Saurav and other amp experts...

Mark Austin

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Could you read page three, and page eight, and let me know what you think of what is being said there? I have owned this amp for 5 months now, and love the sound, as it sounds so much different than most SS amps. Does any of what they are saying make any sense, or is it mumbo jumbo? And have you heard of a floating toroidial transformer before?
Thanks in advance.

http://www.electrocompaniet.com/support/aw120.pdf
 

Saurav

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LOL!!! I'm no amp expert! In fact, one of the real experts got banned recently

I have owned this amp for 5 months now, and love the sound, as it sounds so much different than most SS amps.
Well, AFAIK, Electrocompaniet makes pretty good equipment. From everything I've read, the state-of-the-art SS and tube amps sound more alike than different, the days of lush 'tube sound' and harsh 'transistor sound' are pretty much behind us. So, if you like the way your amp sounds, that's great, don't worry about anything else
 

Mark Austin

Supporting Actor
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You did build your own amp didn't you? You're an expert, as far as I'm concerned. Thanks for your reply.
 

Saurav

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Only modified my amps, thinking of building some soon. Built a preamp, but from a kit, so someone else designed it. Built a phono stage and a crossover and some speakers, but they were all someone else's designs. I'm hardly an expert
Glad to be of help though.
 

Brad_Harper

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What is said on page three is nothing new. Any good solid state amplifier design needs negative feedback in all three of the major amplifier stages as well as global feedback. It is the only way to truly compensate for differnces in transistor construction. Look at the schematics of a Bryston or a Pioneer and you will see feedback in all three amplifier stages.
 

Larry B

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Brad:
Any good solid state amplifier design needs negative feedback in all three of the major amplifier stages as well as global feedback.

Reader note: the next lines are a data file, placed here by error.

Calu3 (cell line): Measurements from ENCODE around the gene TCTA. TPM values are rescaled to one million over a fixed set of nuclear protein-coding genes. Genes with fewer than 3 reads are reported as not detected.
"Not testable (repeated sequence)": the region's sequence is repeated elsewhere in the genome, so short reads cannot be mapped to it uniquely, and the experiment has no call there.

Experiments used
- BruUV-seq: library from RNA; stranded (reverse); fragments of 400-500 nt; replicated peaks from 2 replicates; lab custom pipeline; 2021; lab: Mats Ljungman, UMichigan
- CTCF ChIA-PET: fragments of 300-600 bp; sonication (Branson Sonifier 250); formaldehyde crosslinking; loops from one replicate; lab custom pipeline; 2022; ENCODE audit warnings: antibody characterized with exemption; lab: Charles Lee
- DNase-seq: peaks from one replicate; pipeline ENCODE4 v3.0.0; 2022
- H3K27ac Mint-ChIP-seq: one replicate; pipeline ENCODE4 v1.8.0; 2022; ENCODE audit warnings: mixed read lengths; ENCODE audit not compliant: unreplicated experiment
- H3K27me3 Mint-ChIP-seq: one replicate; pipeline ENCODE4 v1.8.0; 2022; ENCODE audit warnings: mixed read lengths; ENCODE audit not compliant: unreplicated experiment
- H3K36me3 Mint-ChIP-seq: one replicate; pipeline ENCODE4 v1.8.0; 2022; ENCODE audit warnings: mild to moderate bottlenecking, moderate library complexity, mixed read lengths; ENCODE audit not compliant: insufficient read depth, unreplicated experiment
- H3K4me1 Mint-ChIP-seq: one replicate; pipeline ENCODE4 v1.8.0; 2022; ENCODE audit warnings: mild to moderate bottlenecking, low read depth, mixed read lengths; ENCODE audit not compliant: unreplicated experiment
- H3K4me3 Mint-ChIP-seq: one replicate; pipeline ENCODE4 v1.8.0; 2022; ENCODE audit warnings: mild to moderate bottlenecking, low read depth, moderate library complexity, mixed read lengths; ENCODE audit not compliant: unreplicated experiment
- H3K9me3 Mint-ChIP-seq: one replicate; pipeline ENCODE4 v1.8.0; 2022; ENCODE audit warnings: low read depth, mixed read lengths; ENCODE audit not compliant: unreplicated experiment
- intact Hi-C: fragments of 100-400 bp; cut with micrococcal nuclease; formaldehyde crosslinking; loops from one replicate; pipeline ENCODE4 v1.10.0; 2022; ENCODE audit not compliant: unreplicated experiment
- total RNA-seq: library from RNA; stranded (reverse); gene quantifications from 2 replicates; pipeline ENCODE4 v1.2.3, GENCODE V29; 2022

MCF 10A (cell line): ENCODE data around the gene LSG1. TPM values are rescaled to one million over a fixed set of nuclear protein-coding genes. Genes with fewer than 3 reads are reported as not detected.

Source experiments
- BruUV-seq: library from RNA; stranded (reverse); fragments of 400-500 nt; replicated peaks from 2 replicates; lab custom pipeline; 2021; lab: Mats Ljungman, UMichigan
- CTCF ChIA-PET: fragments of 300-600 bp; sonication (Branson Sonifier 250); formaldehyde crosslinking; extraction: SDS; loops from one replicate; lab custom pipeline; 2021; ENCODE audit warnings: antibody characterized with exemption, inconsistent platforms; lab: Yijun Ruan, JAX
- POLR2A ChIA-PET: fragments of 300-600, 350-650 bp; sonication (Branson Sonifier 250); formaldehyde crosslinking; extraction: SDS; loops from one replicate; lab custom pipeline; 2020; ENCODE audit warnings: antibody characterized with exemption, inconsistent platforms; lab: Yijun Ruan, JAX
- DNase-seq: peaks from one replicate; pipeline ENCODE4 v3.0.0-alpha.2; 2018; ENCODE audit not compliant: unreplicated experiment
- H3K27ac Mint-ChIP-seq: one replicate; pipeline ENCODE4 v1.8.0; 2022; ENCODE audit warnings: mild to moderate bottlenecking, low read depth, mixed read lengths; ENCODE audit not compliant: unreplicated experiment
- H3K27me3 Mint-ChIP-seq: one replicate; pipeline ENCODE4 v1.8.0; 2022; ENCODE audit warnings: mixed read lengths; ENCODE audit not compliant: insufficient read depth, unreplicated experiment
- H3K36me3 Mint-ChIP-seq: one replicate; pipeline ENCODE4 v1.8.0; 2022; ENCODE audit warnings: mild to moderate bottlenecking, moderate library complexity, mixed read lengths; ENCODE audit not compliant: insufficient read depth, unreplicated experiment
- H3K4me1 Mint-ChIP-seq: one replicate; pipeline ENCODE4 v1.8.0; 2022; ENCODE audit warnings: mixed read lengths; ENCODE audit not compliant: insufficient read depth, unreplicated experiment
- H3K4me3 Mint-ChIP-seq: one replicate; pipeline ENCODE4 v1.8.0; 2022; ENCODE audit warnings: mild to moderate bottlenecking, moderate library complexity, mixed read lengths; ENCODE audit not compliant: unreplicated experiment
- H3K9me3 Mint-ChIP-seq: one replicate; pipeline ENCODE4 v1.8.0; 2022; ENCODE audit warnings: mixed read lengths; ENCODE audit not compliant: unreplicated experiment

As I understand it, Charlie Hansen (of Ayre), one of the most highly respected designers, uses no negative feedback:
http://www.ayre.com/
A friend of mine, who is very knowledgeable about high-end audio, mentioned that negative feedback has, in essence, defined a new category (tubes and SS being the other two).
Larry
 

Saurav

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Here's how I understand it:

If a designer can get by without using local or global negative feedback, that's great.

Global negative feedback shouldn't be used to accomplish what should have been done using local negative feedback.

Just like any other blanket statement, saying "Using negative feedback is bad" is fairly naive. In other words, bending over backwards and compromising other factors just to eliminate feedback isn't going to produce good-sounding equipment. All it'll do is allow a "No negative feedback" line in the marketing literature.

Which isn't a comment directed at Ayre. It's just like any other commonly held misconception in this hobby - many people have a subconscious feeling that anything without NFB must be better than anything with NFB. That is simply not true.
 

Larry B

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Saurav:

Which isn't a comment directed at Ayre. It's just like any other commonly held misconception in this hobby - many people have a subconscious feeling that anything
without NFB must be better than anything with NFB. That is simply not true.
Point well taken. I of course don't really understand what neagtive feedback is in amps (I am quite familiar with it in neural systems), but I do know from first hand exeprience that Ayre components are excellent-sounding.

LB
 

ling_w

Second Unit
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Sep 3, 2001
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So how does Ayre get a decently flat open loop gain w/o feedback of any kind? Create a highly capacitive output impedence so as to act as a frequency modifier for the next stage?